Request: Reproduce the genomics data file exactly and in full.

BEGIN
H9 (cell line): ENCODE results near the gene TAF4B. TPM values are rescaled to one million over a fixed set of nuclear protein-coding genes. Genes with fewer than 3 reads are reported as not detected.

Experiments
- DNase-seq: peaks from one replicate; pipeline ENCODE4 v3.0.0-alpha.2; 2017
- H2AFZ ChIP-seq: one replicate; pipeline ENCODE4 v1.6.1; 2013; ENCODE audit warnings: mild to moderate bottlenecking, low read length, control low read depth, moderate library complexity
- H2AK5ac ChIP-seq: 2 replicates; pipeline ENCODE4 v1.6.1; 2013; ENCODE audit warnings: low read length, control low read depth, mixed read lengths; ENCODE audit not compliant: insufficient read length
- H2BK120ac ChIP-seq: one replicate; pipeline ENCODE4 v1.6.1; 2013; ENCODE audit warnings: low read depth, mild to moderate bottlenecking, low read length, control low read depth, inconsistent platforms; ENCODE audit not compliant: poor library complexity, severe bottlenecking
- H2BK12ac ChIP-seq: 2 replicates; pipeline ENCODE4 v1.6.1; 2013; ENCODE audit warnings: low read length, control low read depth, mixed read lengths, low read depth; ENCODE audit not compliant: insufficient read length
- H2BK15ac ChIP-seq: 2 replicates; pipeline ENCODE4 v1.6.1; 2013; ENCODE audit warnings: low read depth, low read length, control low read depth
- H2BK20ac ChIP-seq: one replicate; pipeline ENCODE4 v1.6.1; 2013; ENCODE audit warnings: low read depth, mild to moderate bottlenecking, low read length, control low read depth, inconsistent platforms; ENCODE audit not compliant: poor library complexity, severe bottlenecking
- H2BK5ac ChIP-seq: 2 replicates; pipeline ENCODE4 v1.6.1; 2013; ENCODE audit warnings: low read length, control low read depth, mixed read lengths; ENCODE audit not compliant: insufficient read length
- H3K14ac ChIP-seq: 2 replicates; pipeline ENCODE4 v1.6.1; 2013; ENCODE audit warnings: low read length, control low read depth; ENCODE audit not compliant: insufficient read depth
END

H9 (cell line): ENCODE results near the gene TAF4B. TPM values are rescaled to one million over a fixed set of nuclear protein-coding genes. Genes with fewer than 3 reads are reported as not detected.

Experiments
- DNase-seq: peaks from one replicate; pipeline ENCODE4 v3.0.0-alpha.2; 2017
- H2AFZ ChIP-seq: one replicate; pipeline ENCODE4 v1.6.1; 2013; ENCODE audit warnings: mild to moderate bottlenecking, low read length, control low read depth, moderate library complexity
- H2AK5ac ChIP-seq: 2 replicates; pipeline ENCODE4 v1.6.1; 2013; ENCODE audit warnings: low read length, control low read depth, mixed read lengths; ENCODE audit not compliant: insufficient read length
- H2BK120ac ChIP-seq: one replicate; pipeline ENCODE4 v1.6.1; 2013; ENCODE audit warnings: low read depth, mild to moderate bottlenecking, low read length, control low read depth, inconsistent platforms; ENCODE audit not compliant: poor library complexity, severe bottlenecking
- H2BK12ac ChIP-seq: 2 replicates; pipeline ENCODE4 v1.6.1; 2013; ENCODE audit warnings: low read length, control low read depth, mixed read lengths, low read depth; ENCODE audit not compliant: insufficient read length
- H2BK15ac ChIP-seq: 2 replicates; pipeline ENCODE4 v1.6.1; 2013; ENCODE audit warnings: low read depth, low read length, control low read depth
- H2BK20ac ChIP-seq: one replicate; pipeline ENCODE4 v1.6.1; 2013; ENCODE audit warnings: low read depth, mild to moderate bottlenecking, low read length, control low read depth, inconsistent platforms; ENCODE audit not compliant: poor library complexity, severe bottlenecking
- H2BK5ac ChIP-seq: 2 replicates; pipeline ENCODE4 v1.6.1; 2013; ENCODE audit warnings: low read length, control low read depth, mixed read lengths; ENCODE audit not compliant: insufficient read length
- H3K14ac ChIP-seq: 2 replicates; pipeline ENCODE4 v1.6.1; 2013; ENCODE audit warnings: low read length, control low read depth; ENCODE audit not compliant: insufficient read depth